My take on it all?  A nice example (and reminder) of identity survival hijack:  “I like this thing so much, I have made it part of my identity, and here’s this person saying something critical**about that thing, therefore who I am is at stake, and I must rise to protect and secure.”  The distinctions of the text are lost, as are both the specificities of the text and any nuance contained therein.  That the article was, in many ways, expressing the writer’s like of the sci-fi property (through them buying the game, running many games with it, and writing the article because they wanted to continue) was instead lost, all washed away under the spark of identity flailing.

We humans sure are funny sometimes, aren’t we?***

Besides what I got about the game itself, this little dive into the comments also gave me a nice window into seeing another way an identity hijack can play itself out.  And through that, a little more was added into my mindfulness cup.

 

*  The first was that many of the defenders of the game included phrases such as “if you ignore this…” or “if you just do this…” or “this is how we play…” (or included examples of rules interactions that were incorrect).  Effectively, despite their forcefulness and opening statements otherwise, they were agreeing with the thrust of the review:  that the rules, as written (which is the purpose of a review, to look at things as they are put out into the world and/or sold), were poor.  That to play the game well required rather major changes.  I think there’s a whole world worth exploring inside this disconnect as well…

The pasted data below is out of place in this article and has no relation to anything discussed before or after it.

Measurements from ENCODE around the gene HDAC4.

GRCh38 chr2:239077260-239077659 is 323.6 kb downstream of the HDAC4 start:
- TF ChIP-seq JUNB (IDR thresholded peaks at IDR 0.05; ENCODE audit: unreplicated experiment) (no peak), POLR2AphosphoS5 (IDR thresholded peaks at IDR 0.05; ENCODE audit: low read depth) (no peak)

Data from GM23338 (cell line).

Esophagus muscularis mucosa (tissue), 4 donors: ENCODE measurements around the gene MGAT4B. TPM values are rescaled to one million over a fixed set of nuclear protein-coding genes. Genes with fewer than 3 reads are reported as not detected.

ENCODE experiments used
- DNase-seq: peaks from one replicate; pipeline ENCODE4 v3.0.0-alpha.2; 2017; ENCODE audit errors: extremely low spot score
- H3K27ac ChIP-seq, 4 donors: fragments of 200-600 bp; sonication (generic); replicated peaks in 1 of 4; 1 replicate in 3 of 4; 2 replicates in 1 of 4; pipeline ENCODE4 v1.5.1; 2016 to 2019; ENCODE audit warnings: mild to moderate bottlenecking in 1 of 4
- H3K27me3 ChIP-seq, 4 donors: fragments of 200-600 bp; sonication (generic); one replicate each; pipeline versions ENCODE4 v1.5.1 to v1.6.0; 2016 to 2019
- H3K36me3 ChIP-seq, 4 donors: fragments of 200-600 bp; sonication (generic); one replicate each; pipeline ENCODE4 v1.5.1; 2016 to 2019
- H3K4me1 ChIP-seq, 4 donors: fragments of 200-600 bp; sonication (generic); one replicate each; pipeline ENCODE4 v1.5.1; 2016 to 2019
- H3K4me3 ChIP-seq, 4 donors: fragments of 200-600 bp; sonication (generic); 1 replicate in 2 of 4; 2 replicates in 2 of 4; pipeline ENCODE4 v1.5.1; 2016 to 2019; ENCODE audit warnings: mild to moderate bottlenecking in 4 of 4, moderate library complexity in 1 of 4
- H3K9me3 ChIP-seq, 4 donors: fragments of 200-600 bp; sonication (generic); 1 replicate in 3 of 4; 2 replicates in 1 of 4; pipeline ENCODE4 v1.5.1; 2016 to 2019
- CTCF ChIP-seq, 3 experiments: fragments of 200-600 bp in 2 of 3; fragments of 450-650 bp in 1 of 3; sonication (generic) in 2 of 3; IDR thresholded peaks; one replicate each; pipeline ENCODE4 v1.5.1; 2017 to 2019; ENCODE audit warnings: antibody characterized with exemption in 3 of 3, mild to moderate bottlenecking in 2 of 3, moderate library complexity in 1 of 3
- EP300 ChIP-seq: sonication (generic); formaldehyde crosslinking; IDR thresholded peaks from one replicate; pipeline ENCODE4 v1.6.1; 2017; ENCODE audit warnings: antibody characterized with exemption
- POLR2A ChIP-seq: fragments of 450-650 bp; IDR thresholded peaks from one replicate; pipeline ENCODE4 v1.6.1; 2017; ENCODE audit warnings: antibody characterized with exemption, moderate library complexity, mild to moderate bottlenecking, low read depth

** Which doesn’t mean “bad”…

*** No word if the many species in said sci-fi universe also suffer from the same funnyness – though I’m very much sure many do in their own way.

h1

Philosophy Tuesday

September 5, 2017

Delving further into the realm of last week’s post and flipping the focus a bit, there is this great quote that is rife for exploration:

“To have great pain is to have certainty.

To hear that another person has pain is to have doubt.”

–Elaine Scarry